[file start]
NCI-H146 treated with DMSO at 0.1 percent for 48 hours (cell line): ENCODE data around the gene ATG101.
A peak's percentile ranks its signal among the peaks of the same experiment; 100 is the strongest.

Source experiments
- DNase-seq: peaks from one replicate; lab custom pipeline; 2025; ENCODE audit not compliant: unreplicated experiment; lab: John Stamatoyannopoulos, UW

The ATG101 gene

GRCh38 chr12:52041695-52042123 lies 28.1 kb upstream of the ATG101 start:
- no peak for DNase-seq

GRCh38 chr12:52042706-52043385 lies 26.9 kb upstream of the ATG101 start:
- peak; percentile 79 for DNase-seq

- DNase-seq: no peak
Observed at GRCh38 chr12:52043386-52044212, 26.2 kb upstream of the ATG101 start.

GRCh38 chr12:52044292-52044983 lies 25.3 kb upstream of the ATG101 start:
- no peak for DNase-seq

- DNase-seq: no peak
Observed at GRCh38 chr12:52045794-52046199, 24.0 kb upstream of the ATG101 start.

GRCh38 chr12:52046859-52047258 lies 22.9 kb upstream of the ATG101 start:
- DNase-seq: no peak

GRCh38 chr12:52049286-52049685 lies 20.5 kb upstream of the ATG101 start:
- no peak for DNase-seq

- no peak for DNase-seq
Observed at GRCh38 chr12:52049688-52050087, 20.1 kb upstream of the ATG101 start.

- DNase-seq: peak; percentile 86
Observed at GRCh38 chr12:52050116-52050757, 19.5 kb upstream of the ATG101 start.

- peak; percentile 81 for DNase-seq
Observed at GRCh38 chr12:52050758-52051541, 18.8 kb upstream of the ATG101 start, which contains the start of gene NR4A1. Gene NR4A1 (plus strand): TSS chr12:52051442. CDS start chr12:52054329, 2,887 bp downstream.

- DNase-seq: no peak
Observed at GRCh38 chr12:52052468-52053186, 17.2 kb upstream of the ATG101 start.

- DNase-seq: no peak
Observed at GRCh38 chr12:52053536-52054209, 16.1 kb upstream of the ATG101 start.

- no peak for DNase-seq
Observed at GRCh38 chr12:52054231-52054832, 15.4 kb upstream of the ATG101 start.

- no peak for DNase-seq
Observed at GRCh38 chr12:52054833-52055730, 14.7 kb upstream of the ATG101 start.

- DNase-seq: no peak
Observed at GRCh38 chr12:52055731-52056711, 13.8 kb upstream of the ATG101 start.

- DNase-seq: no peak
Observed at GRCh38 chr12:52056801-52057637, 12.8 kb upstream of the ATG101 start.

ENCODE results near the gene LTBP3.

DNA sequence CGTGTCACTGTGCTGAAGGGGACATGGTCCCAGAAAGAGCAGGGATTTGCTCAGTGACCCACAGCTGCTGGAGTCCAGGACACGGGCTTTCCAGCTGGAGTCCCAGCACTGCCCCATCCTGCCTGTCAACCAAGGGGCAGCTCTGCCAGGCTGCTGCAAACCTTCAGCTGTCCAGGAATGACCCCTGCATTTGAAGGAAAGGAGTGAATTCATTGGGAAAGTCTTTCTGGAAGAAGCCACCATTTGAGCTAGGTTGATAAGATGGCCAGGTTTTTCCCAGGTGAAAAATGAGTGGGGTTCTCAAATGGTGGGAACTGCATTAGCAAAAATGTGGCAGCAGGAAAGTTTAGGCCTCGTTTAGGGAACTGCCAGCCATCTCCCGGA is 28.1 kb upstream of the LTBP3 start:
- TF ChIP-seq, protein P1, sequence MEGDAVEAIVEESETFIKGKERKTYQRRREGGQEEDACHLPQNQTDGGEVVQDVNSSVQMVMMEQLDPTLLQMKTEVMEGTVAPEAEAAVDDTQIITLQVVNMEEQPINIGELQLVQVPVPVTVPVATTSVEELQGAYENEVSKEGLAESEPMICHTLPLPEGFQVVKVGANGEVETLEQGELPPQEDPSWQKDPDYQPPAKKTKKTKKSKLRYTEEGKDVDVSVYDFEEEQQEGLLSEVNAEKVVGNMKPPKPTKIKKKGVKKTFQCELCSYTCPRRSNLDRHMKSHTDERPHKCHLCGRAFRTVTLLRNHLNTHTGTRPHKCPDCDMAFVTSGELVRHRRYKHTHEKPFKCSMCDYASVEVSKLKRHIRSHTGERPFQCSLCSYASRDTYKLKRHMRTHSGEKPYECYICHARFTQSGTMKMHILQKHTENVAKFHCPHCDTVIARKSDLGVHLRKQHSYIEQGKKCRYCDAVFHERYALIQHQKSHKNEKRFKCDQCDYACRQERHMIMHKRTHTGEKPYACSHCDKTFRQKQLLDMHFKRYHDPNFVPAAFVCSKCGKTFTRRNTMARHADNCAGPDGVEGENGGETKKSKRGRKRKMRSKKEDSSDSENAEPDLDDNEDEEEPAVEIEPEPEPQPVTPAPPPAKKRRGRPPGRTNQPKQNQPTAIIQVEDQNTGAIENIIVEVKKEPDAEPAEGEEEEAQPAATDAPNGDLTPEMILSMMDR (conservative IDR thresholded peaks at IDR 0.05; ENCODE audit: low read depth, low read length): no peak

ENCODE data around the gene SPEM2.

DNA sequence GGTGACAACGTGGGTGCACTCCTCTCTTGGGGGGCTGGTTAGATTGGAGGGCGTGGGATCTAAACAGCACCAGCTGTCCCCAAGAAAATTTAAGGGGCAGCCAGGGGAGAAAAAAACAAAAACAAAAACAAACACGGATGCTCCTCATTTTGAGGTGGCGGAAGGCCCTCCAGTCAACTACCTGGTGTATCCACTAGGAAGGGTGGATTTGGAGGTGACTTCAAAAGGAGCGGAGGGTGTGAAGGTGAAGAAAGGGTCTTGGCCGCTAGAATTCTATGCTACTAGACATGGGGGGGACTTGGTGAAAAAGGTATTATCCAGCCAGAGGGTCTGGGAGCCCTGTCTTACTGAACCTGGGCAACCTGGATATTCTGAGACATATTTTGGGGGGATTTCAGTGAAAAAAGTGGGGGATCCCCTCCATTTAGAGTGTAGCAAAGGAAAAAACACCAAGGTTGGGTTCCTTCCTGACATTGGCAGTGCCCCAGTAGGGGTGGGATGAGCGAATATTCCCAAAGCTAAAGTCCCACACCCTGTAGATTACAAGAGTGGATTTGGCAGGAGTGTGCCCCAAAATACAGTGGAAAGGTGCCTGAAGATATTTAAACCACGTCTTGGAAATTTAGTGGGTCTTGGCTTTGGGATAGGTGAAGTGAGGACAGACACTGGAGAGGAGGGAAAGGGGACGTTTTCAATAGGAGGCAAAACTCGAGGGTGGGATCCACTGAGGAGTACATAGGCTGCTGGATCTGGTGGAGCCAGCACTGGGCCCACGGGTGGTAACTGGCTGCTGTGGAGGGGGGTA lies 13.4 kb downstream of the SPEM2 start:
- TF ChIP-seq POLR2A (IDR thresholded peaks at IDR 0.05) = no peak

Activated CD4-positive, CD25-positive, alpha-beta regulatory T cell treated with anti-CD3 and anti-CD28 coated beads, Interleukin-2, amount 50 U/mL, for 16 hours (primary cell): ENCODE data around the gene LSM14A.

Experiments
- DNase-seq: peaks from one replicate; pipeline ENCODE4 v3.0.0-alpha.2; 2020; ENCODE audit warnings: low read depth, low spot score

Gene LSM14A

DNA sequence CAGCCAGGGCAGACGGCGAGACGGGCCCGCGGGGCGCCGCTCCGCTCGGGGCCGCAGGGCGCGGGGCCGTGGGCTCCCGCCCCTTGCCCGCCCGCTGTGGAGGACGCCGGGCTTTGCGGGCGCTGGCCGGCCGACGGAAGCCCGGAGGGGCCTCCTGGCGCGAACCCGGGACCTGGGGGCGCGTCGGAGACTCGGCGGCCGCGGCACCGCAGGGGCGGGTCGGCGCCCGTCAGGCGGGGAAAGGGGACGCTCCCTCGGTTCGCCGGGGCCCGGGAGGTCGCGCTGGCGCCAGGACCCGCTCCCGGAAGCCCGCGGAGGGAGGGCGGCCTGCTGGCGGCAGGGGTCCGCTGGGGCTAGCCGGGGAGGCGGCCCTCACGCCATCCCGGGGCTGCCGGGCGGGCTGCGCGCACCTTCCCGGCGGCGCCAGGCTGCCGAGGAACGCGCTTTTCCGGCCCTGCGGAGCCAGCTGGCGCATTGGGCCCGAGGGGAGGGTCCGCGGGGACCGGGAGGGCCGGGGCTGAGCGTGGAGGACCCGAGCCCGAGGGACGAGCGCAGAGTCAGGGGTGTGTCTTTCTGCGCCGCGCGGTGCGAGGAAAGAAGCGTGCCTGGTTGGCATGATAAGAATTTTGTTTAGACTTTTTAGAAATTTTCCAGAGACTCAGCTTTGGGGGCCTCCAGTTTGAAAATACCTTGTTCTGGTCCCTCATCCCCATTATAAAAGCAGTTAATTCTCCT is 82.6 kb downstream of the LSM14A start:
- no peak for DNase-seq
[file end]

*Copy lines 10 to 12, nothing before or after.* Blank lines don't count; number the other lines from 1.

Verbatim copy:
- DNase-seq: no peak
Observed at GRCh38 chr12:52043386-52044212, 26.2 kb upstream of the ATG101 start.

GRCh38 chr12:52044292-52044983 lies 25.3 kb upstream of the ATG101 start: